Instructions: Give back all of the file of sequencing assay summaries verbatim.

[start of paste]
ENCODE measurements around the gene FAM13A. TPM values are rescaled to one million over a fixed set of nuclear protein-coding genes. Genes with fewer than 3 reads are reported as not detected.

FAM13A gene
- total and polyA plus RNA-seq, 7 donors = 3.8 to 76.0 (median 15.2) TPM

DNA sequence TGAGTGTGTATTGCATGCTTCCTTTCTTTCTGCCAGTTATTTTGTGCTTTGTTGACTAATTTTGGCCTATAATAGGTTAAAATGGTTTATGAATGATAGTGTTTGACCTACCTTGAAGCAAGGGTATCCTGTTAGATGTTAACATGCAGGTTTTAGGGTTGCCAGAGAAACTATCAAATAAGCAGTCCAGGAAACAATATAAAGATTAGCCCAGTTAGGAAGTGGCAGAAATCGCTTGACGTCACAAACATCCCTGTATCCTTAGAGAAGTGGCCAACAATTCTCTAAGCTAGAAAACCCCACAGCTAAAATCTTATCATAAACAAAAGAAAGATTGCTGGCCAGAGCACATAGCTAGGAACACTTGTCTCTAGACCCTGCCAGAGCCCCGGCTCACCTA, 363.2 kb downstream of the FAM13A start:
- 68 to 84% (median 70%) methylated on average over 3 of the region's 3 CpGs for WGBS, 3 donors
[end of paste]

ENCODE measurements around the gene FAM13A. TPM values are rescaled to one million over a fixed set of nuclear protein-coding genes. Genes with fewer than 3 reads are reported as not detected.

FAM13A gene
- total and polyA plus RNA-seq, 7 donors = 3.8 to 76.0 (median 15.2) TPM

DNA sequence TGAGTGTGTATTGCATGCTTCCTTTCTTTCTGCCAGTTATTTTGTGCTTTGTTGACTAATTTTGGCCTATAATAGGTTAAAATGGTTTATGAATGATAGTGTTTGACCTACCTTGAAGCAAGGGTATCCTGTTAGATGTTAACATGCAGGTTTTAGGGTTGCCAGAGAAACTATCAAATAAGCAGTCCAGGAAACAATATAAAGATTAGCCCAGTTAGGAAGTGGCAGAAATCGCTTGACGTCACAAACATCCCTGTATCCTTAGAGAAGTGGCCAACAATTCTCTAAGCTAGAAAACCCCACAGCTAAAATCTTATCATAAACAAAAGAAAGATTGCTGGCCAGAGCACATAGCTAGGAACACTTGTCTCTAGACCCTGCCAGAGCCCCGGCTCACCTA, 363.2 kb downstream of the FAM13A start:
- 68 to 84% (median 70%) methylated on average over 3 of the region's 3 CpGs for WGBS, 3 donors